UNITED NATIONS - The UN Security Council decided Thursday to terminate its observer mission in Syria, where the increasingly violent clashes between government forces and opposition fighters have left diplomatic peacemaking efforts paralysed.

But the 15-member council agreed to keep a much smaller United Nations liaison office in the country.

France’s ambassador to the United Nations, Gerard Araud, who is the current president of the council, announced the decision after a closed meeting held to deliberate the future of the observer mission, three days before its mandate expires.

Araud also said that the council had approved a request by Ban Ki-moon, the secretary general of the United Nations, to maintain some kind of presence in Syria, with the exact nature and size of that presence still to be determined. There had been widespread expectations that the 15-member council would decide not to renew the observer mission’s mandate because of the violence in Syria, which has basically confined the observer staff to its Damascus hotel for the past two months. Even there, the monitors have not been insulated from the conflict: a bomb in a fuel tanker exploded outside the hotel on Wednesday. None of the observer mission members was hurt.

The observer mission was created as part of the six-point peace plan for Syria created by Kofi Annan, the special envoy for the UN and the Arab League, who announced his resignation two weeks ago in frustration over his failure to get the forces of President Bashar al-Assad or his adversaries to halt the conflict, now 18 months old. No replacement for Annan has yet been announced, although speculation has intensified that Ban was seeking to recruit another veteran diplomat, Lakhdar Brahimi of Algeria.

Annan’s plan remains the diplomatic framework adopted by the United Nations and the Arab League to halt the Syrian conflict. “The mandate of UNSMIS is over on the 19th of August ... UNSMIS will fade out,” said Araud, who is the president of the Security Council for the month of August.

He said conditions for renewing the mandate of the observer mission, known as UNSMIS, had not been met. Russia’s UN Ambassador Vitaly Churkin said the permanent Security Council members - Russia, China, the United States, France and Britain - and key regional players would meet on Syria in New York on Friday morning.

“We’re sorry that the UNSMIS mandate is coming to an end,” he told reporters. “We believe that those members of the council who insisted that UNSMIS can’t continue, did not really show commitment to ending hostilities and to working toward a political settlement in Syria.” Russia had repeatedly called for the monitors to remain in Syria. But the United States opposes keeping them in the country as long as Syrian President Bashar al-Assad’s forces continued to escalate their 17-month-old onslaught against an increasingly armed and determined opposition.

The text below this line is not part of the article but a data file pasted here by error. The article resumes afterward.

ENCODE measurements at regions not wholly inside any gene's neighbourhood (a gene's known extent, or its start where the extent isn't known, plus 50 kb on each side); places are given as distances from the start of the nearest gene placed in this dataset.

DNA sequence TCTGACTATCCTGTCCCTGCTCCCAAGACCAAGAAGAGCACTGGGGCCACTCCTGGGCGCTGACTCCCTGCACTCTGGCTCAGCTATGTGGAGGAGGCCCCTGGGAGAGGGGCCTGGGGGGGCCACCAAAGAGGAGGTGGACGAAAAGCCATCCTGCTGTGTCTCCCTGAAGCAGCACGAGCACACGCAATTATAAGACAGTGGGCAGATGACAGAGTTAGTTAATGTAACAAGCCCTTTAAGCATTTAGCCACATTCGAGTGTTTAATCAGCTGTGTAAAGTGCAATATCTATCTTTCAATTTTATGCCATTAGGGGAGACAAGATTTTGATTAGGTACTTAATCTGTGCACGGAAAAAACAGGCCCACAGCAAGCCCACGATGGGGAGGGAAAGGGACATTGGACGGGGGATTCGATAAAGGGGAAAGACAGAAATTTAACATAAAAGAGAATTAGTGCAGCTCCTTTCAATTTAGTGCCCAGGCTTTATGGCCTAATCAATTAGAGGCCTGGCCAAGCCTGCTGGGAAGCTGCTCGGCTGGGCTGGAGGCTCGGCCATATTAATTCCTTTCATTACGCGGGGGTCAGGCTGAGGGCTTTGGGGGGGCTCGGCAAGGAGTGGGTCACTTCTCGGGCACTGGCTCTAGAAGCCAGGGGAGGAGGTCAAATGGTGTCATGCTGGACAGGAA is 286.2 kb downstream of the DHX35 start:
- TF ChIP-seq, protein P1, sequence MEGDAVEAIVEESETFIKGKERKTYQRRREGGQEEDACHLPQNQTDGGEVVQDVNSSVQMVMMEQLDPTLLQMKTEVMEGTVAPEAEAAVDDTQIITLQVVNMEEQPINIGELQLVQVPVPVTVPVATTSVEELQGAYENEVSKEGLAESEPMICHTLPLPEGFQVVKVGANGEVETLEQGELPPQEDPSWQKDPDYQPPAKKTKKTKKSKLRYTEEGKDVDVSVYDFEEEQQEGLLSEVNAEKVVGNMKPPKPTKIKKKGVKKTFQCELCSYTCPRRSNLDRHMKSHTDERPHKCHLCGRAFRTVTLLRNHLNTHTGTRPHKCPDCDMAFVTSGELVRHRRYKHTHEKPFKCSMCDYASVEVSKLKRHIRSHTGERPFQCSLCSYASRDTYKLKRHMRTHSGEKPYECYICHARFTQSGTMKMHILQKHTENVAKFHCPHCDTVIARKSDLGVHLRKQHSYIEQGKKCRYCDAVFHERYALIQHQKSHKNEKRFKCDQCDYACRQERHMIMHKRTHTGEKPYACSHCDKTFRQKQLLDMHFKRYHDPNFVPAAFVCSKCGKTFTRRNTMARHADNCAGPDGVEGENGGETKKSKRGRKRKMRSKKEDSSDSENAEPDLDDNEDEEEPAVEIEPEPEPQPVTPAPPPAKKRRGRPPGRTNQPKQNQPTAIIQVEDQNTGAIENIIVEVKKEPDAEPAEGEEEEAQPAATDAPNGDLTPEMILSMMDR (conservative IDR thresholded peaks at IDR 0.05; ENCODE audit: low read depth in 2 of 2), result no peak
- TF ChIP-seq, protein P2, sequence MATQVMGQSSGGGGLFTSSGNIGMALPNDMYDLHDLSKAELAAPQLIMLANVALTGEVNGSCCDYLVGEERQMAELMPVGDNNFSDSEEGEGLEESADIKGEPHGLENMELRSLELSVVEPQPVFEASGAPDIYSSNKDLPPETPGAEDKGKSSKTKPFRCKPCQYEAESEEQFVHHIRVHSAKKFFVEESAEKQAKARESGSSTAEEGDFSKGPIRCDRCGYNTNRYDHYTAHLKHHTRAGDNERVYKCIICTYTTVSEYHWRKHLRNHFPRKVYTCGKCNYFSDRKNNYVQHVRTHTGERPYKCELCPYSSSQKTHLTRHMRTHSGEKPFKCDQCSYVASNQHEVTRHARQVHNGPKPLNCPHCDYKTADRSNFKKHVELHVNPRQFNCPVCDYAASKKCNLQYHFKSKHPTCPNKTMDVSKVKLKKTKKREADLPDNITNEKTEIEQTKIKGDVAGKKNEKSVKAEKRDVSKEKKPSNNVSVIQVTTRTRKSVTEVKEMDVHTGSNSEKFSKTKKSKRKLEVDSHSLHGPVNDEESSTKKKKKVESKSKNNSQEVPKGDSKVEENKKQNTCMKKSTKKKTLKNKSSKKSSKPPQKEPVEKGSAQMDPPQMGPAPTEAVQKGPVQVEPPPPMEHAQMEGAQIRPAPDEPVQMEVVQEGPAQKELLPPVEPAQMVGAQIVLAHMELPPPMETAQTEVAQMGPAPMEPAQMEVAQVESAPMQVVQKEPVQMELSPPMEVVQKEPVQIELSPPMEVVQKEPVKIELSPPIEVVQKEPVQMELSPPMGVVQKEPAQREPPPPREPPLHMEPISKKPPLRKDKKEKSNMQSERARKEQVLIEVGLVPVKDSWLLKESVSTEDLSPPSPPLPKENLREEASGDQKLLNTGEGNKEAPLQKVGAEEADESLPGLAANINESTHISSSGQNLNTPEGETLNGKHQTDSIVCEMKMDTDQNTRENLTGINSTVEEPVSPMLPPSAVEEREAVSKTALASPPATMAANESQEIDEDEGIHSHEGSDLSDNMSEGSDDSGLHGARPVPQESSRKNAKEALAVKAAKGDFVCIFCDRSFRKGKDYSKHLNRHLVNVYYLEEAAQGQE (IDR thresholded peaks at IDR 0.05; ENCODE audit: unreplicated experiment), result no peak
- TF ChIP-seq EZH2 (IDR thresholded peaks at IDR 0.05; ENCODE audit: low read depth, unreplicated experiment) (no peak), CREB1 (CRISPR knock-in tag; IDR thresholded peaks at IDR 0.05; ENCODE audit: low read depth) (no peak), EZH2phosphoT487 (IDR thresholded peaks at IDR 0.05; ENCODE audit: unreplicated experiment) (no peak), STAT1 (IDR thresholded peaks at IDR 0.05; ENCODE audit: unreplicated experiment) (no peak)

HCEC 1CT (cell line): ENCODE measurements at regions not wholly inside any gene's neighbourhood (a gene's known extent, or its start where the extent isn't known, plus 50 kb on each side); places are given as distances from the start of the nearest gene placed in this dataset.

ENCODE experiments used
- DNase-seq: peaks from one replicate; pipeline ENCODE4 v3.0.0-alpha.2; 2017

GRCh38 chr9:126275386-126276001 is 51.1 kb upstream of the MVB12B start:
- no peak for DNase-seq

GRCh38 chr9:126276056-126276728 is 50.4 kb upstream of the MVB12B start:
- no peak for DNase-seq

Moscow, with the aid of Beijing, has vetoed three resolutions criticising and threatening sanctions against Syria. That has led to an impasse on the council, UN diplomats say. The Security Council said last month it would only renew the mandate of the mission, which was deployed in April to monitor a truce that never took hold, if the world body confirmed a “cessation of the use of heavy weapons and a reduction in the level of violence by all sides sufficient” for it to operate.

In an August 10 letter to the Security Council, UN Secretary-General Ban Ki-moon said this has not been achieved and the mission “has not been able to exercise its key functions of monitoring the cessation of violence.” Deputy UN peacekeeping chief Edmond Mulet told reporters that the mission’s legal mandate would expire at midnight New York time on Sunday and the last military observers would be out of Syria by August 24.

“It is clear that both sides have chosen the path of war, open conflict and the space for political dialogue and cessation of hostilities and mediation is very, very reduced at this point, but that doesn’t mean we should not be engaged in that,” Mulet told reporters after privately briefing the council. “The situation on the ground is extremely difficult,” he said. “But the fact that it’s difficult doesn’t mean that we should not face that challenge of trying to open those political spaces in the future.”

The mission’s initial 300 unarmed observers suspended most of their activity on June 16 because of increased risk from rising violence. UNSMIS now has over 70 civilian staff working issues such as aid access and monitoring human rights abuses.

Mulet said UNSMIS would be replaced with a UN political liaison office with 20 to 30 people, including military advisers and human rights, aid and demining experts.